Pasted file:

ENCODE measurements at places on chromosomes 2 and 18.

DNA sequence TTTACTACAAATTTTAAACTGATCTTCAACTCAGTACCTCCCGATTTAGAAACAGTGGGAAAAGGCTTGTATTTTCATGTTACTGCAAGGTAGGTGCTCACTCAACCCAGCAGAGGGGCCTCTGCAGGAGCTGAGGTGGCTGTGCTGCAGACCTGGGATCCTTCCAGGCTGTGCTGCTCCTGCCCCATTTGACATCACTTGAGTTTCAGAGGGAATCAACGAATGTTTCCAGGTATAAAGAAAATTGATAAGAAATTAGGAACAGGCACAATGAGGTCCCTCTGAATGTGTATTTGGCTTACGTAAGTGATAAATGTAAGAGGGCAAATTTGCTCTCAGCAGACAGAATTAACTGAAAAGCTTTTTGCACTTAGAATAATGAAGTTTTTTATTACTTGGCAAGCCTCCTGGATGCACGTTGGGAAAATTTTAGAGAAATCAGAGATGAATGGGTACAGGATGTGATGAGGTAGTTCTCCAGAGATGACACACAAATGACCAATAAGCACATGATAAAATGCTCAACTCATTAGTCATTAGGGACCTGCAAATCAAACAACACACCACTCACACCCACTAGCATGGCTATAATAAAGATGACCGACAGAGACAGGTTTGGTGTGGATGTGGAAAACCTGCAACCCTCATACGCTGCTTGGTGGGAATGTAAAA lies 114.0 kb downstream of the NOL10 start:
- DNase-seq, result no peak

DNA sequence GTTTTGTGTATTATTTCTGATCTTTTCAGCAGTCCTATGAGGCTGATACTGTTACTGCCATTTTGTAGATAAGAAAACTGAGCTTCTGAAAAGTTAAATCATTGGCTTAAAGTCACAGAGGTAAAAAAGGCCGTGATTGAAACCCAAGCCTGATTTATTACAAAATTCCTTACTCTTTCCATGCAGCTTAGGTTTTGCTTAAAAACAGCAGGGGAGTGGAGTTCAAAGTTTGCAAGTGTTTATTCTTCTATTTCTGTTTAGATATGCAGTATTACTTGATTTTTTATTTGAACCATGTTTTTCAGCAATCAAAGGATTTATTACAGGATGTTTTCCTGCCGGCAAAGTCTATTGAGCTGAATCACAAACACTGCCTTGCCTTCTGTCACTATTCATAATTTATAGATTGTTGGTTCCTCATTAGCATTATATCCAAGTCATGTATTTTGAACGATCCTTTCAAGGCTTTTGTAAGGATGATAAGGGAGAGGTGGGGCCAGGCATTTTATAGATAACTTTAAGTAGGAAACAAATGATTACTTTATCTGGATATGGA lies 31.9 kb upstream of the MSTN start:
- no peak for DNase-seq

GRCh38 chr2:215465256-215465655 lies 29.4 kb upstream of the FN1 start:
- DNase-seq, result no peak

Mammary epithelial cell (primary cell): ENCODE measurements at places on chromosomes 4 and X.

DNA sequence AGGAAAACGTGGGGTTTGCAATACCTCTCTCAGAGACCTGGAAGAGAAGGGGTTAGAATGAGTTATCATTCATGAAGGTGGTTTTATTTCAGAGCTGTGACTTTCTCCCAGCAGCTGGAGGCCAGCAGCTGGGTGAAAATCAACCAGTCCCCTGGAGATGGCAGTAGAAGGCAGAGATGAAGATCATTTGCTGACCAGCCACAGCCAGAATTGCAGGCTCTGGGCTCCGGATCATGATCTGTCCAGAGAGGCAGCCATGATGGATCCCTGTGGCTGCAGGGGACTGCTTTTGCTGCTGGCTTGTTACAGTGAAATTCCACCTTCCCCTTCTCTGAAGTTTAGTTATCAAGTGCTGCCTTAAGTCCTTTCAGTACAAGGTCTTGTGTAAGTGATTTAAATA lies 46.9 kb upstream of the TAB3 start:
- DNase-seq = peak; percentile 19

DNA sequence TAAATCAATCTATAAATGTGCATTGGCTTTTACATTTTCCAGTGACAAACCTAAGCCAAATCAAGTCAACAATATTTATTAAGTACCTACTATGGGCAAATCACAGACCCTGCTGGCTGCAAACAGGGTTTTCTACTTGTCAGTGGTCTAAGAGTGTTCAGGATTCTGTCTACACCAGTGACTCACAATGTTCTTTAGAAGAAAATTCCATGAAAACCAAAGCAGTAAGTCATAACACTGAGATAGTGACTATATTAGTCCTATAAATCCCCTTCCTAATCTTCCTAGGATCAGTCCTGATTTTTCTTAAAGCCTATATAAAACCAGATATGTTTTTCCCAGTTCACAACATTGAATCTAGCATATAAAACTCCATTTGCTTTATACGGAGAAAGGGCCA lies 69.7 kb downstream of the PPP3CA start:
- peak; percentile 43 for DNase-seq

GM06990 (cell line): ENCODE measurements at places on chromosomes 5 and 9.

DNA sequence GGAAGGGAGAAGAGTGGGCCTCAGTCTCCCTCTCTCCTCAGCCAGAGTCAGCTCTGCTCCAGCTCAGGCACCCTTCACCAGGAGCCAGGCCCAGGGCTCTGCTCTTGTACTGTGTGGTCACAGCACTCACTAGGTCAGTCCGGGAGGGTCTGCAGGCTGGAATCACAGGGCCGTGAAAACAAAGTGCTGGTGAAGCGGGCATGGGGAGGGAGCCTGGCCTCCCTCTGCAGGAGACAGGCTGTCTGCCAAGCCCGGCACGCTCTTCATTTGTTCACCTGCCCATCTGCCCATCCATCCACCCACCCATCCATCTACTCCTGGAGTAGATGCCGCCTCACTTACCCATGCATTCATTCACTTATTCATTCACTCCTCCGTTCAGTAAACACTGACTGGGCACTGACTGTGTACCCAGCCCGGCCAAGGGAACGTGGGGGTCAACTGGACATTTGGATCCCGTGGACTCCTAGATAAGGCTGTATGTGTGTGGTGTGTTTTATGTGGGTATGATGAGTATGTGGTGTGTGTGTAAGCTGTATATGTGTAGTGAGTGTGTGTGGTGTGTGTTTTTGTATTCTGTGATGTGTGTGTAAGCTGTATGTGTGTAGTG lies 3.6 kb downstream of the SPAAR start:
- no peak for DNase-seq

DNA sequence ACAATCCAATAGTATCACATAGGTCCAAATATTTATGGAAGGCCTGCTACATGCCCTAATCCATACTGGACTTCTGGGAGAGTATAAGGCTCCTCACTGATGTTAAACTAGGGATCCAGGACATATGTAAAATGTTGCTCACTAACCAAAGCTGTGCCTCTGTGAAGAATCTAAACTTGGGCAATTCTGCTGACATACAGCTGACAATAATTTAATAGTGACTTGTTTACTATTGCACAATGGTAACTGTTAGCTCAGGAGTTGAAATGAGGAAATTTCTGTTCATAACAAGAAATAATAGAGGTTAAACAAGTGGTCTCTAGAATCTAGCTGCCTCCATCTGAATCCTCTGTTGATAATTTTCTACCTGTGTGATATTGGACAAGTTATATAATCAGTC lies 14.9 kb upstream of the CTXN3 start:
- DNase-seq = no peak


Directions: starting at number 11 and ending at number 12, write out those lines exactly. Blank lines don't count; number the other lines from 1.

DNA sequence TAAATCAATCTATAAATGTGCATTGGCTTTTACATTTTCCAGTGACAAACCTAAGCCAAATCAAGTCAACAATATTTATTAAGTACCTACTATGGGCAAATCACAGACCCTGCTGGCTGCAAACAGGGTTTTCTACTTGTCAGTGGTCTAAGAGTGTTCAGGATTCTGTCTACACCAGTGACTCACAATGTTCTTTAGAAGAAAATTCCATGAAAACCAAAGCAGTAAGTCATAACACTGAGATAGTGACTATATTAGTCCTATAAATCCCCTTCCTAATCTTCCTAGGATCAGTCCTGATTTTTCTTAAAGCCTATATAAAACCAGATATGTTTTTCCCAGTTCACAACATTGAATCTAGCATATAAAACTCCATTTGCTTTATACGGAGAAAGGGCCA lies 69.7 kb downstream of the PPP3CA start:
- peak; percentile 43 for DNase-seq